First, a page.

Where is here?

As Black folk in America, what does “here” mean? What is our relationship with the country of which were are citizens?

I hate it here

A phrase that a lot of Black folk have said lately. My partner noting it a lot among former students in their late twenties and early thirties. A response to the collective exhaustion of grieving the loss of Ma’Khiah Bryant, grieving the loss of Breonna Taylor, grieving the loss of Sandra Bland, grieving the loss of Charleena Lyles, grieving for so many aunts and mothers lost to Covid or some other disease because they weren’t worth saving, grieving too many receipts of a nation that wants Black women, Black trans women, Black teenage girls, boys, babies, grandfathers, aunts, deacons, hustlers, autistic laborers, doctors, gas station attendants, in short, that wants all Black people eliminated, subjugated, diminished, chained, raped, forgotten, criminalized…ended.

I hate it here

But what is “here”. What is it that is hated? What is it that is loved? Where is “here”?

My partner reminds me that cursing the land is a concept alien to African belief systems. That a person is always a person among people.

The writer Robert Jones (sonofbaldwin) tweeted that the camel’s back has broken for many

James Baldwin, Kwame Toure, W.E.B. DuBois, Shirley Graham DuBois, Claudia Jones, Marcus Garvey, Harriet Tubman. Do you know there names? They all left a “here”, each died far from what was their “here”, all loved and never stopped fighting to free the people that they left “here”.

If Assata Shakur were allowed to come back “here” would she? Did Toussaint L’Ouverture ever stop loving his “here”?

Is the Earth our “here”?

I don’t have much in the way of answers. I know that a nation-state is not necessarily a “here”. Nations fall and are rebuilt and re-imagined and redefined all the time. There have been many French Republics. There have been several South Africas. Is Rhodesia still on your map?

I think that the “here” we want does not yet exist. Maybe, as Mariame Kaba writes, in We Do This Til We Free Us.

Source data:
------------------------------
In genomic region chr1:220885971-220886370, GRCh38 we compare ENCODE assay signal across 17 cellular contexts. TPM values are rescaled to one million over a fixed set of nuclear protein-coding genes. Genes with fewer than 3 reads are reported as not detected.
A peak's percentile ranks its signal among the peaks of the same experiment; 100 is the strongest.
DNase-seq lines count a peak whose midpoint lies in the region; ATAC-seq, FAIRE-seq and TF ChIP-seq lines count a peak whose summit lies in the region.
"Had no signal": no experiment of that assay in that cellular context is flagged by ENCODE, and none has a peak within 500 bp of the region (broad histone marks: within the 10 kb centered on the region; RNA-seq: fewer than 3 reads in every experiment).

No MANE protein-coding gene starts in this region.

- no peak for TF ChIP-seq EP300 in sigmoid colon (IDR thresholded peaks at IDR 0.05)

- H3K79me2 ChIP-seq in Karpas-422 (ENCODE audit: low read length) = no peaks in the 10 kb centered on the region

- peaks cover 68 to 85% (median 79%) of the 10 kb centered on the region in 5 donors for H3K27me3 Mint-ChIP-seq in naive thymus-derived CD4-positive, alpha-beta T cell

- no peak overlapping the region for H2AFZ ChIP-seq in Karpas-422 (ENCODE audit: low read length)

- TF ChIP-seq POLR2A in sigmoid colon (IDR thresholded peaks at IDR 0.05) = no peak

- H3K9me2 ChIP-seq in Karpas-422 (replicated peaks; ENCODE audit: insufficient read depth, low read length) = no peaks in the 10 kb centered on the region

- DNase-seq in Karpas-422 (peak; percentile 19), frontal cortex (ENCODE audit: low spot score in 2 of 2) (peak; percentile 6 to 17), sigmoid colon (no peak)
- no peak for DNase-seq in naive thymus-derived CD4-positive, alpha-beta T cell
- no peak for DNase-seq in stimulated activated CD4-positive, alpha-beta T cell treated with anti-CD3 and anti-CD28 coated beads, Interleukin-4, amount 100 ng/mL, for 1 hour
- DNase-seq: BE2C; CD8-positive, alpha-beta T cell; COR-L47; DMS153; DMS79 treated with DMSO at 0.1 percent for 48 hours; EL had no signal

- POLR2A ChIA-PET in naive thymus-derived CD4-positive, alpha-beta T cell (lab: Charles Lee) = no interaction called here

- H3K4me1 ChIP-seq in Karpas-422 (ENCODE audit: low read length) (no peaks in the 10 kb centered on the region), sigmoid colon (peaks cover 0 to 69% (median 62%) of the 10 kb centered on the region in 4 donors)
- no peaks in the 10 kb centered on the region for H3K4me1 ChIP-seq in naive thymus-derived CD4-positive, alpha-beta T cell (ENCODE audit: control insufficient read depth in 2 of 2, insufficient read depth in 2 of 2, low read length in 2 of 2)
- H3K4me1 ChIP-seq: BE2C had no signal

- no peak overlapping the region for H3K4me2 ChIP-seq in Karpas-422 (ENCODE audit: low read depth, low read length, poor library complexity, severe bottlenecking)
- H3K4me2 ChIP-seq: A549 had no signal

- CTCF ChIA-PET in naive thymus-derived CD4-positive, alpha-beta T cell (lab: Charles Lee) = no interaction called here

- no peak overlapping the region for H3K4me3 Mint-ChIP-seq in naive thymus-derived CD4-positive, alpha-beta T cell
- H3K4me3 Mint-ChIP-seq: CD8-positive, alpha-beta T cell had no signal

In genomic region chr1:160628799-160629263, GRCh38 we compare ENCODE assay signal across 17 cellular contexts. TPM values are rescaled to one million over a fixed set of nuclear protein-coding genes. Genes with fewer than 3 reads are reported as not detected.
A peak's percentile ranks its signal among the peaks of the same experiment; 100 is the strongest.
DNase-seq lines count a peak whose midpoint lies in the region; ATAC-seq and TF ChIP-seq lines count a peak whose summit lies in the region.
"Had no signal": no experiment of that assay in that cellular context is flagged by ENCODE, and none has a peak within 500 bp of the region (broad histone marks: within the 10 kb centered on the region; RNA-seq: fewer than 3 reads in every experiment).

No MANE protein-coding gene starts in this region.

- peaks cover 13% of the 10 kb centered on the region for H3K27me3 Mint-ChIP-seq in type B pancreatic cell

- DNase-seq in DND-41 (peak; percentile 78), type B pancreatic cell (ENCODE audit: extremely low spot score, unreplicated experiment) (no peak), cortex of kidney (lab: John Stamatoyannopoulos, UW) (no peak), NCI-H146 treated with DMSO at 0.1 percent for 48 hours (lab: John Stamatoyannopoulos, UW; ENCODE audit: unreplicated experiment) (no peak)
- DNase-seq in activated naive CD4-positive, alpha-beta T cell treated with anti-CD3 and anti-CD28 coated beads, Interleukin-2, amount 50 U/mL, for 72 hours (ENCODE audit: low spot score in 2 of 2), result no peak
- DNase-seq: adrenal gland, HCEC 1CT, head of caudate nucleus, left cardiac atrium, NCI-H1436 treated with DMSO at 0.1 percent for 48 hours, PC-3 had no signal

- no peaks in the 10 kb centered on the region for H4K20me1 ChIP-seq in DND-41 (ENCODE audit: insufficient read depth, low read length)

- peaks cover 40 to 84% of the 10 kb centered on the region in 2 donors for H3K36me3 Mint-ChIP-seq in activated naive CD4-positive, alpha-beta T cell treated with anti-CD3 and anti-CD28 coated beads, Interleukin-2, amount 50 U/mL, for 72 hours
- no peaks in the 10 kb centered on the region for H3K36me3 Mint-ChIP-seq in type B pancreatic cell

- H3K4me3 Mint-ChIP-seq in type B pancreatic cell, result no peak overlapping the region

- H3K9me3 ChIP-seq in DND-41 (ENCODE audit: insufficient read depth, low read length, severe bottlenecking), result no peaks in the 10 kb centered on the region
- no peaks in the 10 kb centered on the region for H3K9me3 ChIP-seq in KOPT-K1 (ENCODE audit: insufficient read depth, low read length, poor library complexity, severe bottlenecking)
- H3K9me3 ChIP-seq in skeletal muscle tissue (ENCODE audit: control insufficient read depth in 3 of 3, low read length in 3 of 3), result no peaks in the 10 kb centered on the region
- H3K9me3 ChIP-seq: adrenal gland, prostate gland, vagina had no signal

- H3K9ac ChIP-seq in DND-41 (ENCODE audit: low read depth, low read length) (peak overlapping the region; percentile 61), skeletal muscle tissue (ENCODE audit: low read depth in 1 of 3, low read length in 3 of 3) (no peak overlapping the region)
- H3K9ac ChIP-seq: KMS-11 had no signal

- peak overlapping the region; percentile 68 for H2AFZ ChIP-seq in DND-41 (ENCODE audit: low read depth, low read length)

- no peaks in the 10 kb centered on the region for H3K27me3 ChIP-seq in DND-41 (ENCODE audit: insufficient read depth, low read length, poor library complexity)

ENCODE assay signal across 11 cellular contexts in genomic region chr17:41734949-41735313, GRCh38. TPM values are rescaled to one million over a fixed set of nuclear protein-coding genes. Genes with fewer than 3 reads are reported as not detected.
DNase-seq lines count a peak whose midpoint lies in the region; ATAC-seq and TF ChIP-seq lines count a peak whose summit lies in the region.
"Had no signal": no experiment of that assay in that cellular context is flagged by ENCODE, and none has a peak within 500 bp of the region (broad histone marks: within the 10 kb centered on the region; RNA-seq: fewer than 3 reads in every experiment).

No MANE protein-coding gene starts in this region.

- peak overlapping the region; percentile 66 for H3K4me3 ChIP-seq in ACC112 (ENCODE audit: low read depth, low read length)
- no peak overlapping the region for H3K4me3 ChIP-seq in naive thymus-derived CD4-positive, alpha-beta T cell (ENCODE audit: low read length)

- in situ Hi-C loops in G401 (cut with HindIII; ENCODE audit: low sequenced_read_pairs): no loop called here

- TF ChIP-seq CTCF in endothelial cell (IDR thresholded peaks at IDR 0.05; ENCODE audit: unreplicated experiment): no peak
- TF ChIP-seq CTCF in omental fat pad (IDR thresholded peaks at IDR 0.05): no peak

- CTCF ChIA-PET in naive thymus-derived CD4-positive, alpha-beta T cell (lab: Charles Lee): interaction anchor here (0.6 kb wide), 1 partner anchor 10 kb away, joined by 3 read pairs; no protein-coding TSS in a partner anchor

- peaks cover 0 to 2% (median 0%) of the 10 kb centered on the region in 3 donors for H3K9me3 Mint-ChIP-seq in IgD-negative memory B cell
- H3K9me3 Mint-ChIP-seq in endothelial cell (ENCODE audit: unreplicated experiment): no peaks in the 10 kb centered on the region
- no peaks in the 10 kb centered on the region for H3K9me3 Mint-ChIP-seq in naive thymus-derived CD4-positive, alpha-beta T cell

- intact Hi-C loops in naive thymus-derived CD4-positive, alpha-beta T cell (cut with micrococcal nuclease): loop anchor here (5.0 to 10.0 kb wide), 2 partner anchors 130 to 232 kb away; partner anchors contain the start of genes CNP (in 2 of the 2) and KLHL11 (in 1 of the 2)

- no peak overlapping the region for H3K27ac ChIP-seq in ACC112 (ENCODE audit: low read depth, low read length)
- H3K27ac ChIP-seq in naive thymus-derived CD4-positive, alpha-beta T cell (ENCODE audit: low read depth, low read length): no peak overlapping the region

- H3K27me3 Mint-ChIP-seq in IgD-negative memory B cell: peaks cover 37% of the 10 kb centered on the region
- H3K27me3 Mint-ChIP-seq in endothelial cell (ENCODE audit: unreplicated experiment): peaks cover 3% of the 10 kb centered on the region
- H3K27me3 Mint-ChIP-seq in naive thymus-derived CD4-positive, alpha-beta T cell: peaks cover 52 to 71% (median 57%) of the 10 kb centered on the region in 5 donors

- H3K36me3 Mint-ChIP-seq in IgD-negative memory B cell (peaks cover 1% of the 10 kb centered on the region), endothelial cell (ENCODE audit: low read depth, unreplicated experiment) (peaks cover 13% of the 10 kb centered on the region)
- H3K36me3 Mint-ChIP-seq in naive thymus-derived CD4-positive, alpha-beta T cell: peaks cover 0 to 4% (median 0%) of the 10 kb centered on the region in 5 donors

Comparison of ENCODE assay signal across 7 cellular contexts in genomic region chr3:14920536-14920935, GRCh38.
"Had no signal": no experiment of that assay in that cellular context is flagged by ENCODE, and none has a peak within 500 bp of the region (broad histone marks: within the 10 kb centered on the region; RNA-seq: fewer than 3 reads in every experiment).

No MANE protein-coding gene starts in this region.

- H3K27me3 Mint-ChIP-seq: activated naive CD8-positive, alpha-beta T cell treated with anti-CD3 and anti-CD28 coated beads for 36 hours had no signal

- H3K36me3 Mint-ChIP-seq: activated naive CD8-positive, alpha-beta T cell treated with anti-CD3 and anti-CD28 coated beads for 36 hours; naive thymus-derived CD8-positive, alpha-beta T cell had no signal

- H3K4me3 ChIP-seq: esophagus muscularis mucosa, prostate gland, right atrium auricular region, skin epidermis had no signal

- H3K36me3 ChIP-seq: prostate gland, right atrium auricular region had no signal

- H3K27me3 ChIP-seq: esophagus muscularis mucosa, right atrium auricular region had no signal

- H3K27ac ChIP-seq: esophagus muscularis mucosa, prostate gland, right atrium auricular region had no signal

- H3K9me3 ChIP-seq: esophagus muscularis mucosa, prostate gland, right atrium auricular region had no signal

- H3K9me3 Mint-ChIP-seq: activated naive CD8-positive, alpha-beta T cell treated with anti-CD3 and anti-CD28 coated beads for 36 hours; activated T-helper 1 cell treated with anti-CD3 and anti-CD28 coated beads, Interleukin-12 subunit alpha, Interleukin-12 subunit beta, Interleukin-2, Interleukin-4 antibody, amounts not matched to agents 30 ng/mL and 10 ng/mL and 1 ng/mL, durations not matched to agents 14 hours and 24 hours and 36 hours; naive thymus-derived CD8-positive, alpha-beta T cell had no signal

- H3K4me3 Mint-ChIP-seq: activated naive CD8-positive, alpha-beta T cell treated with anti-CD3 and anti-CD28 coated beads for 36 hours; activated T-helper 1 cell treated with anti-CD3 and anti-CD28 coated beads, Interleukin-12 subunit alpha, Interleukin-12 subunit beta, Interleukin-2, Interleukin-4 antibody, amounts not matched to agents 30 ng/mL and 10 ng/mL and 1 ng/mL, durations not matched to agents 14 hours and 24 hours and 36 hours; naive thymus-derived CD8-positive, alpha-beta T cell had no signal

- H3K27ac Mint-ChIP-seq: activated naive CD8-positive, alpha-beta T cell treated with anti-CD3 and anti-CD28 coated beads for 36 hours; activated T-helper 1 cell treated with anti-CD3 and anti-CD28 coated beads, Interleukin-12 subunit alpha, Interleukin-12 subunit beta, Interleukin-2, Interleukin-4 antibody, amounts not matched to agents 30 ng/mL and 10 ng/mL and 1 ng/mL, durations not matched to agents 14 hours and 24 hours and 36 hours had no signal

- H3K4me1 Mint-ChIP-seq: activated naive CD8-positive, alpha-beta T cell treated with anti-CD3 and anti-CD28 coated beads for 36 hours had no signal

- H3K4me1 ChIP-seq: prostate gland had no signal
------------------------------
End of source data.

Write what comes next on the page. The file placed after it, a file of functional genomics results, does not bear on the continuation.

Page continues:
None of us has all of the answers, or we would have ended oppression already. But if we keep building the world we want, trying new things, and learning from our mistakes, new possibilities emerge.

We have to imagine and create “here” that holds all life sacred, a “here” that nurtures and respects the Earth, a “here” that is dedicated to most of all to the lives of it’s people, a “here” that is beyond border, beyond the supremacy of one people over another.

The photo that I selected for this post is the cover of Traci Sorrell‘s book We Are Still Here!: Native American Truths Everyone Should Know. Traci Sorrell is a member of the Cherokee Nation. Her family was removed from the place where I now live by the U.S. government nearly two hundred years ago, and forced onto the place where she and her family now reside. She, her family, and the Cherokee Nation are still “here”. The Muscogee who still reside close to where I live now are still “here”.

Justine Teba, Orien Longknife, and Demetrius Johnson of The Red Nation recently gave an interview articulating one of the most profound notions of “here”-ness. Simply put:

We were put on this Earth not to own things but to care for it and each other

By existing in a “here”, by caring for the people in our “here”, do we abolish that which is destroying our “here”? Is the ancestral knowledge of those of us who are Indigenous, enslaved, or brought to “here” the force that creates a new “here”.

I contemplate Ruth Gilmore’s words from her Abolition Geography and the Problem of Innocence

…abolition geography requires challenging the normative presumption that territory and liberation are at once alienable and exclusive — that they should be partitionable by sales, documents, or walls. Rather, by seizing the particular capacities we have, and repeating ourselves–trying as C.L.R. Javes wrote about the run-up to revolution, trying every little thing, going and going again–we will, because we do, change ourselves and the external world. Even under extreme constraint.

2 thoughts on “Where is here?

  1. Interesting. Kind of like I, being a Jewish boy, started feeling towards what then was USSR in the late ’80s. But now I have my “here”, and I don’t care how many people claim that this “here” isn’t mine.

    1. I was recounting that experience as my partner and I talked through this.

      I would encourage listening to the interview https://millennialsarekillingcapitalism.libsyn.com/a-really-deep-seated-notion-of-love-on-the-red-deal-indigenous-action-to-save-our-earth. The notion of indigenous sovereignty they (Orien?) articulate is a radical departure from the Western notion of ownership, control, and borders. Rather it centers caretaking — for the earth, humans and non-human kin;to visitors, migrants, co-habitants.
      These things I kind of knew in the abstract, but it really didn’t begin sinking in until talking them through.

      The interview also contained a discussion of how DinĂ© and Pueblo (nations that cohabit but have historically had disagreement) gave and continue to support each other — food sovereignty being one example https://www.sltrib.com/news/2020/05/14/seeds-sheep-program-is/

      Like I say, I just have questions.

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